Gwen has always been athletic; she and Jess venture into the forest in all seasons to ski, mountain bike, hike and run, paddleboard and climb. She shares that love of staying in shape by teaching at gyms. Gwen currently teaches PiYo – a combination of Pilates and yoga – at The Club McCall. In March, she went to California to acquire certification to teach trapeze yoga (also known as aerial yoga or hammock yoga). “Inverted yoga; TRX meets yoga,” is how Gwen describes it, TRX being a Navy Seals-inspired form of suspension body-weight exercise training. She’s eager to introduce area residents to this fun type of yoga, where one’s body is supported in the yoga poses with a cloth/silk hammock with handles suspended from a beam or other overhead support. The hammock hangs to within a couple feet of the floor and allows one to do poses they might not be able to accomplish on a floor mat. It combines yoga with Pilates, dance and acrobatics. “It’s great for back problems; it’s like gentle traction,” says Gwen. “It’s also good for hip flexor muscles. I always feel so good after a session.”
Gwen will be offering some free “discovery” classes at McCall Pilates for a few weeks, 20-minute one-on-one sessions to introduce people to the concept. She’ll then teach classes there – private or two-people sessions to start – until interest grows enough to offer larger classes. “I really hope it catches on,” says Gwen. “I’ll only teach beginning and intermediate levels, changing things up to keep it interesting. It’s so good for people with back issues, knee pain; we can work around those sorts of problems with the support.”
If a recent comment on Gwen’s Facebook page from a married male friend reacting to photos of her doing some of the poses – “Man…if we had one of those, I’m afraid we’d have more than three kids…” – is any indication, trapeze yoga will find plenty of fans.
After Making Toys and Teaching Yoga, One Needs to Party and Unwind
In September 2017, Gwen began working as a sales representative for OneHope Wine, a charity wine company out of Napa, California with the mission, “Bringing people together to celebrate and serve the world.” Or, put another way, to inspire people to indulge while doing good. Through its OneHope Foundation, OneHope Wine donates half of its profits to charity, with each varietal supporting a different cause or organization.
As a rep, Gwen not only processes orders, arranging for the wine to be delivered directly to the purchaser’s door, but also hosts parties where people can sample various wines (tastings only, not servings). When hosting a party, the host or hostess get to pick a charity where an additional 10% of qualifying wine sales go back to a cause of their choice. Gwen always chooses Parkinson’s research because her dad passed away in 2015 from the disease. Parties can also have a theme, chosen by either the party’s hosts or Gwen. For example, Gwen has coupled wine samples with: wine and cheese, Girl Scout cookies, Halloween candy. Ruby’s Kitchen hosted an evening where Gwen’s OneHope Wines were matched with each of the five courses served, and Gwen recently provided wine tastings at a private party featuring musician Tyler Edwards. When guests at parties hosted by someone other than Gwen make purchases, ten percent of purchases of cases, half cases or gift boxes goes to the host’s chosen charity, the only stipulation being that the charity be a 501(c)(3) and non-political.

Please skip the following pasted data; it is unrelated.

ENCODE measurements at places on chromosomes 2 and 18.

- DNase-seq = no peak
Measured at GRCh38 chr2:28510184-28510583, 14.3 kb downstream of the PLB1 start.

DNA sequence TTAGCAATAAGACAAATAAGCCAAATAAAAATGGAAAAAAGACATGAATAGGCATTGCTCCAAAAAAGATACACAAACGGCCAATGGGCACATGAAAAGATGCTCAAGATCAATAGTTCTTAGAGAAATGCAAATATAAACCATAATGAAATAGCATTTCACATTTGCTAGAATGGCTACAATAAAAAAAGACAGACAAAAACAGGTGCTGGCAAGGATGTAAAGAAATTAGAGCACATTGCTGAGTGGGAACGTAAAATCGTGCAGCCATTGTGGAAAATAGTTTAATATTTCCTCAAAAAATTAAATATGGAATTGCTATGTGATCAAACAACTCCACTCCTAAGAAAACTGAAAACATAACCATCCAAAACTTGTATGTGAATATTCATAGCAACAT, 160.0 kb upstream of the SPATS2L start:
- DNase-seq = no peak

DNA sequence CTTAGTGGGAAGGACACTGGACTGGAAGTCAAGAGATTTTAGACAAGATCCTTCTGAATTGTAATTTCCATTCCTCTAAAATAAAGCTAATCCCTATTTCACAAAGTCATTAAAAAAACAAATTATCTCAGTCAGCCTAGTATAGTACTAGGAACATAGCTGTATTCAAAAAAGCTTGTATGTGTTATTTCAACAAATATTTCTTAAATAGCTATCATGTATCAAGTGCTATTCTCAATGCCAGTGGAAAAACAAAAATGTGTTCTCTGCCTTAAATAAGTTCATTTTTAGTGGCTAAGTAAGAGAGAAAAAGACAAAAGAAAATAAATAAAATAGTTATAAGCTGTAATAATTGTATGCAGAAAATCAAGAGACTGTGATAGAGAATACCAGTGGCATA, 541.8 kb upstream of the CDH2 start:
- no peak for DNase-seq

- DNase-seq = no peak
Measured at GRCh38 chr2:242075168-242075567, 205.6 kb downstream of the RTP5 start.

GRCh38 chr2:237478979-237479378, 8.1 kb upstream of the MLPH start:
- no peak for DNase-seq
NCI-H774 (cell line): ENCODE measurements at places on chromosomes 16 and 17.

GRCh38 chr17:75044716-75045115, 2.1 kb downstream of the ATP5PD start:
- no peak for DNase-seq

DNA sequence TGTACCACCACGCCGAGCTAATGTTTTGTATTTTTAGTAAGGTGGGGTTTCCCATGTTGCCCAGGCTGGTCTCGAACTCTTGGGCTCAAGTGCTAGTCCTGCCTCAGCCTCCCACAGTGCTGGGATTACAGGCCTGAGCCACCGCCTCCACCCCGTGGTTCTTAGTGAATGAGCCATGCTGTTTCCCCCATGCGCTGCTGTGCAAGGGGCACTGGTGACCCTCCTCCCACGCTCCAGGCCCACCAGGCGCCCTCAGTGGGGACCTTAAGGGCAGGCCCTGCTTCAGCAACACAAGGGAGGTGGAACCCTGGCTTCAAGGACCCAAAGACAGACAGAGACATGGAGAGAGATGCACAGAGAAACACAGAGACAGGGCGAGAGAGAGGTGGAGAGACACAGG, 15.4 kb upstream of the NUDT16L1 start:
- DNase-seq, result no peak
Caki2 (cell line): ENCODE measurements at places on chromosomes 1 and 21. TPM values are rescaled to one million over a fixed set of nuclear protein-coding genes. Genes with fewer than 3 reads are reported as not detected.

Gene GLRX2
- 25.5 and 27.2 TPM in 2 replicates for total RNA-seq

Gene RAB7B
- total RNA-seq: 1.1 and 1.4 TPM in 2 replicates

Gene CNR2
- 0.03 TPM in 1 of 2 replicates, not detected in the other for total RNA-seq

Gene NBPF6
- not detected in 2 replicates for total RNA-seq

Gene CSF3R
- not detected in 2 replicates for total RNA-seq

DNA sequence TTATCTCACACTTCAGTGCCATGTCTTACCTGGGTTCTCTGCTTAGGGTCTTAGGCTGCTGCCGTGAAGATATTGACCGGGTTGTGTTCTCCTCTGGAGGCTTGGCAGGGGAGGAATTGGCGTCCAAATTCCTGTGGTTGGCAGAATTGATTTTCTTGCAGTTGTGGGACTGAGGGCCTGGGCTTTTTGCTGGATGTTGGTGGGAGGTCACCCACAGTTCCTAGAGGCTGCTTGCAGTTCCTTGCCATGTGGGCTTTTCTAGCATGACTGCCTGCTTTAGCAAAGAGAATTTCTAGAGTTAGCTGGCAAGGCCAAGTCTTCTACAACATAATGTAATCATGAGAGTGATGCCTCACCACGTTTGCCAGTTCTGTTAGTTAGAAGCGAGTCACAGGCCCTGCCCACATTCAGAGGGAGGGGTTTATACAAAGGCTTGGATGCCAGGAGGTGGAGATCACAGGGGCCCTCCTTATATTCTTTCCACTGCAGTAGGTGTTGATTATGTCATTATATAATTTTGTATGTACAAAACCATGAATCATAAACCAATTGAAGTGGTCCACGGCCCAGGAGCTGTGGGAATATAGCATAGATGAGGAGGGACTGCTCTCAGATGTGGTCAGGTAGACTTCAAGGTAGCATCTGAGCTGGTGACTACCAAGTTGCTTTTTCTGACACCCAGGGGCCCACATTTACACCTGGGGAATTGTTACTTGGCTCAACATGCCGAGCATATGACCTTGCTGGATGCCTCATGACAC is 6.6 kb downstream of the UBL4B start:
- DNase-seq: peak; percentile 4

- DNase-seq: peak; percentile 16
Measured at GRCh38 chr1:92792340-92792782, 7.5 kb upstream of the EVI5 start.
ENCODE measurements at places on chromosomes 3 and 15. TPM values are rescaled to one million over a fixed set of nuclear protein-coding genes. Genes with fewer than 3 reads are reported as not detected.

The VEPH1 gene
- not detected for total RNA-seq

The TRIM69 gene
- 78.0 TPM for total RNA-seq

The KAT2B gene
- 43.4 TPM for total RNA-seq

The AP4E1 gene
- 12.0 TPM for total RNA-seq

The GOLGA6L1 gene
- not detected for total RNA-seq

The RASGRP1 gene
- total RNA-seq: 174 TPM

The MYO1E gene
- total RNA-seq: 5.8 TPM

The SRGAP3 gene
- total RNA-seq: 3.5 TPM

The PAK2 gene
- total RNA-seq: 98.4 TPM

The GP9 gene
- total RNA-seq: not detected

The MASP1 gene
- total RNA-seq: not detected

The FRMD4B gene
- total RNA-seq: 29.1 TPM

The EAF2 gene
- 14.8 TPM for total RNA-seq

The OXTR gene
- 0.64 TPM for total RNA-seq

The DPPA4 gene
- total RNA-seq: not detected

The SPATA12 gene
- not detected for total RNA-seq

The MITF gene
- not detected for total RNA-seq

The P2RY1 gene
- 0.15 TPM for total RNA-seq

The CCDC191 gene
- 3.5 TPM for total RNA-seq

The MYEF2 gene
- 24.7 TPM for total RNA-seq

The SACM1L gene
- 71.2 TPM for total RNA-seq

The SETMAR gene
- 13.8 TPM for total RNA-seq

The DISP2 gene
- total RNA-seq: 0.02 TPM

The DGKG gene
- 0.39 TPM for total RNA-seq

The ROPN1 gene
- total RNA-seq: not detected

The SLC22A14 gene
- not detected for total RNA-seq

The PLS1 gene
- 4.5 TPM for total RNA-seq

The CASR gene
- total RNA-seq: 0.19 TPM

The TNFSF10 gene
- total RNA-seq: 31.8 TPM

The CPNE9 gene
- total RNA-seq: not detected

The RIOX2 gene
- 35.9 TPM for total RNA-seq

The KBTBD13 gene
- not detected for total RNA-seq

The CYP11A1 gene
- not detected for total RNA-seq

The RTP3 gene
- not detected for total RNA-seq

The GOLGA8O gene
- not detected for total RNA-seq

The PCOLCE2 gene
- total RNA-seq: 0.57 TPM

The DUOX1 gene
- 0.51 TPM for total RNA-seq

“So far, my sales have provided between $7,000 – 8,000 toward global charities,” says Gwen, something she’s justifiably proud of. Gwen says the commission she earns from sales is generous, and she’s looking for people to join her in representing OneHope Wines.
You can learn more about how to order wine from Gwen, or how to ask her to provide a tasting at your next party or fundraiser by visiting her at Gwen’s OneHope Wine for a Reason on Facebook.
When Gwen isn’t working to sustain her various local businesses (or create a new one) and isn’t out playing in the forest with her husband and dog, you might see her driving around town in the summer months in the 1929 Model A roadster pickup that her father left her. Gwen restored it herself with some help from McCall Auto Club, a group that provides know-how to those restoring classic cars. You’ll undoubtedly see a big smile on Gwen’s face as she tootles around town in her hot rod, wind ruffling her hair and her dog Cook or some other lucky passenger riding co-pilot as she contemplates her next adventures in business and in life.[Cover photo: Gwen’s dog Cook ready to ride co-pilot in her restored Model A roadster pickup. All photos courtesy of Gwen Asmussen.]